Corners always on edge
YOU don't want to play cornerback. Trust me on this. Last week June Jones said that corners get the same level of criticism and blame quarterbacks do. But where are the benefits? You never see cornerbacks deluged with endorsement opportunities, doing shaving commercials. Nobody in the history of the game has ever said, "Those corners. They get all the chicks."
(This is not to say that cornerbacks are not good-looking and suave. Just that they get none of the credit and all of the blame.)
And the pressure! Constant pressure! One slip and it's all over, and everybody knows. The whole stadium sees it. It feels like the whole world sees it. Like you're naked on the 20-yard line, and it's a long, long walk back to the bench.
"Oh, yeah, it's definitely on us, you know," Hawaii cornerback Abraham Elimimian said. "It's ... I can't explain it. It's just something you've got to experience for yourself. It's just you vs. that man, you know. All your help is up front, but you've got nobody behind you."
Nobody behind you. That's it.
Or as UH's other corner, Kelvin Millhouse put it, "If a cornerback loses his confidence, he's just out there by himself."
No, you don't want to do this. Nobody should.
YOU'VE GOT TO be kidding. They've got to be crazy. You'd have to be insane to thrive in a world where you have to run like a maniac and stop on a dime, where it's best to have no memory and no conscience. It's life on a tightrope, and you'd have to be crazy to live that way.
But they're not, Elimimian and Millhouse. They're ... intelligent. Thoughtful. Remarkably sane. Even when Hawaii blitzes and stuffs the box and leaves them out there to fend for themselves, with nobody behind. They understand.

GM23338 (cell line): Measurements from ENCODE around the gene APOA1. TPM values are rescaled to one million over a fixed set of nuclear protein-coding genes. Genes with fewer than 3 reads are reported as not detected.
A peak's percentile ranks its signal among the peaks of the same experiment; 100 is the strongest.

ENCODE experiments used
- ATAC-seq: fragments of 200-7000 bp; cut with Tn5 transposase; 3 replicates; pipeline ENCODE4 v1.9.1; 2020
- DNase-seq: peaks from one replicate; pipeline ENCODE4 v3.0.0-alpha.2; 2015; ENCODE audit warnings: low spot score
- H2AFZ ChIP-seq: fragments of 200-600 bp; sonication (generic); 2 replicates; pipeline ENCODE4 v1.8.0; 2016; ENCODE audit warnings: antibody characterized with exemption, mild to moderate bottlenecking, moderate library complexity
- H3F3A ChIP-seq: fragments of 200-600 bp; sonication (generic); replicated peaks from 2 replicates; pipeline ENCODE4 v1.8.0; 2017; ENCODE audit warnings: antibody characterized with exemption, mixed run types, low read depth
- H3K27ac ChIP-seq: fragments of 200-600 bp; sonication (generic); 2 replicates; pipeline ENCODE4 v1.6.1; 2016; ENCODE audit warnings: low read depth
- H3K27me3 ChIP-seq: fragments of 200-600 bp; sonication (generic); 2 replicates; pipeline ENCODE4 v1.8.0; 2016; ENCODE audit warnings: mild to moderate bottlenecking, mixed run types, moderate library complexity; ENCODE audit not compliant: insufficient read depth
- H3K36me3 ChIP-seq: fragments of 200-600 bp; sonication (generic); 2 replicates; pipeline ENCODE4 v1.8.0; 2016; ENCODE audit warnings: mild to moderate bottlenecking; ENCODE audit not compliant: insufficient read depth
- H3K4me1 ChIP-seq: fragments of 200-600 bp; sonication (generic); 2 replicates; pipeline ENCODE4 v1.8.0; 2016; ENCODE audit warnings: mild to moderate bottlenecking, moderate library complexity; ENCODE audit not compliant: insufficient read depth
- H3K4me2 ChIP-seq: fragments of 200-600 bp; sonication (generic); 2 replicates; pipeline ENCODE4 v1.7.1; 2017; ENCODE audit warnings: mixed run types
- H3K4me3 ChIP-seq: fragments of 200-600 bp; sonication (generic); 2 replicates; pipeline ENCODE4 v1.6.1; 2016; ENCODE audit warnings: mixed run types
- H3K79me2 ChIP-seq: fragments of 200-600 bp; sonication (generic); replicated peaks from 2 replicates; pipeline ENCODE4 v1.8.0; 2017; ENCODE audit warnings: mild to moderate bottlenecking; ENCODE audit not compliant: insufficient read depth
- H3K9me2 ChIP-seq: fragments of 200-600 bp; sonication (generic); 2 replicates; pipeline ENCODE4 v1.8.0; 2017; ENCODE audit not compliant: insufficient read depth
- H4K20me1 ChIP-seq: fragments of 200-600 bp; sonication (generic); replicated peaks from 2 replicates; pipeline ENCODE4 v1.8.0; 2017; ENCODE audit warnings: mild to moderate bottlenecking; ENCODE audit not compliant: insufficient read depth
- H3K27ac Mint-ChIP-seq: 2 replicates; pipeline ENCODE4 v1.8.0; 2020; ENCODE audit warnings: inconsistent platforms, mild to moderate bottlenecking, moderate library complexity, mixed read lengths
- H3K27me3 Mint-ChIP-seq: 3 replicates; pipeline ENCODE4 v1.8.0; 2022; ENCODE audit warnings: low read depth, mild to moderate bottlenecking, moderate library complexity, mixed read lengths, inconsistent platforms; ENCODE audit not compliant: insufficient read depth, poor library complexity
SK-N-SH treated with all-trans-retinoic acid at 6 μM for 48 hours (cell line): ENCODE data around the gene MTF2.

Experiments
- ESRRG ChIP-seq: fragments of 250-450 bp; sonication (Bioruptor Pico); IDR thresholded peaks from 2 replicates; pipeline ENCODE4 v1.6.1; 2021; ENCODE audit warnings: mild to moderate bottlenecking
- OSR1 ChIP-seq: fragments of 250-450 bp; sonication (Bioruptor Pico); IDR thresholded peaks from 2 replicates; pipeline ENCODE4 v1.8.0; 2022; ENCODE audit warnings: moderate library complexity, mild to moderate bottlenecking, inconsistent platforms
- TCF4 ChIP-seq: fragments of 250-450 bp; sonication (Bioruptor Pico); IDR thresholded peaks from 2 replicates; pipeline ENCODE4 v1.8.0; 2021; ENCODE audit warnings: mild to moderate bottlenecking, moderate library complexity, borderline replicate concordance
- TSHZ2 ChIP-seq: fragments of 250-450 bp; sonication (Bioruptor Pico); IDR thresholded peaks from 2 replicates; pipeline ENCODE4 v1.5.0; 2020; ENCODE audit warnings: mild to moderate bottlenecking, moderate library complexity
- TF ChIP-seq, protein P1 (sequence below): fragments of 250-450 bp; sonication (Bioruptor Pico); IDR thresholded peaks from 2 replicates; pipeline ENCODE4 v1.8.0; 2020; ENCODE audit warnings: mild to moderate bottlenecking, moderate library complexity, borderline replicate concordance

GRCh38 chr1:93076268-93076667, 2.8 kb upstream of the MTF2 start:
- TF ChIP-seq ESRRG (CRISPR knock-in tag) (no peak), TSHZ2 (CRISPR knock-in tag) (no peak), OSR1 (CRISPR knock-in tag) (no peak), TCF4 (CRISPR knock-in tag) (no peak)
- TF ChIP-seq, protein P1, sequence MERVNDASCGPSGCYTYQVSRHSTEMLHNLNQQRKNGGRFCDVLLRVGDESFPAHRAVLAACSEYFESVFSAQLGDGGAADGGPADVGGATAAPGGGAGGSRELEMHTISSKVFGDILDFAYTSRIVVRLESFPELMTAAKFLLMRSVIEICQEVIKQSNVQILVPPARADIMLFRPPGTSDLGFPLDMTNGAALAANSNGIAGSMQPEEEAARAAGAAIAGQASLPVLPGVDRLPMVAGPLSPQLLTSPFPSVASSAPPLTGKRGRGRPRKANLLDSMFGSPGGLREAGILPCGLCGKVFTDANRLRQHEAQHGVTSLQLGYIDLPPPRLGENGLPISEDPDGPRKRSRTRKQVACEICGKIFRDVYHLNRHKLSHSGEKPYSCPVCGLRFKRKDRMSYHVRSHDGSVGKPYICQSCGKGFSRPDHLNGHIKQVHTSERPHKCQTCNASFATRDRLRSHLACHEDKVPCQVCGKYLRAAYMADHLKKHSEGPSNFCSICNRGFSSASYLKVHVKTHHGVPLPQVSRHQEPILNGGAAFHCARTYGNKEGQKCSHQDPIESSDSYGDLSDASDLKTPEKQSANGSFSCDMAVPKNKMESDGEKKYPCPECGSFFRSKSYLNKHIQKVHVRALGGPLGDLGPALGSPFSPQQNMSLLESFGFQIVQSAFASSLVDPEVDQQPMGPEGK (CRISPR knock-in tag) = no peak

"This year it's like, we know a lot of teams are going to try to run the ball at us, you know," Elimimian said. "And basically we have to take away one or the other, run or pass, so coach (Rich) Miano has told us we're going to play a lot of people in the box."
And then it's all on them to do the rest. And they know it. And this year, for as well as can be expected for the most part, they've done it. This week, at Texas-El Paso, they play a running team. And that's even worse.
"Oh, it helps you," UH defensive coordinator Kevin Lempa said, of leaving his corners to tangle alone against the offense's best athletes. "You can play more people closer to the line of scrimmage against the run. If you have confidence those guys can play, can shut down the receivers, then you don't worry about that. Otherwise if they're getting beat outside, now you gotta worry about how you're going to help them. Now that takes a guy out of the front."
So no help for them, at UTEP. If they can stop the pass, out there by themselves, then Hawaii will stop the run. So they're out there, naked and alone.
"It's weird," Elimimian said. "Because in practice we play a lot of zone, you know. But game time, for some reason the coaches always play man. So like, I don't listen about that zone coverage, you know. Because if you get your mind thinking you're going to play zone, you're setting yourself to get beat.
"So my game plan is I just think I'm going to play man, which we do regardless. At halftime you notice, we play zone first half, then all of a sudden just play man."
And they get beat sometimes. Everybody does.
"The hardest thing to do," Millhouse said, "is run with the receiver when he knows where he's going and you don't know where he's going."
But they do anyway, fearless and afraid all at once. It's a thin line, between confidence and fear, and it snaps easily. Millhouse looks at this position of fast-twitch fibers and says, "A lot of it has to do with 'mental.' " Elimimian, like a streak shooter who needs a free throw to get started, will throw himself into contact, will go after a routine tackle in order to get himself back into that groove.
They need that edge to be out there, one-on-one. They're on that edge. It's crazy out there. It's all on them, and all the blame is theirs for the taking.
"It's very scary," Elimimian said. "But yet it's exciting now. It's like a high."
Said Millhouse: "When you line up on someone, no matter who you're playing, in your mind you have to believe that you're better than he is. Even if you're not, you have to believe that you're better than he is."
Kalani Simpson can be reached at email@example.com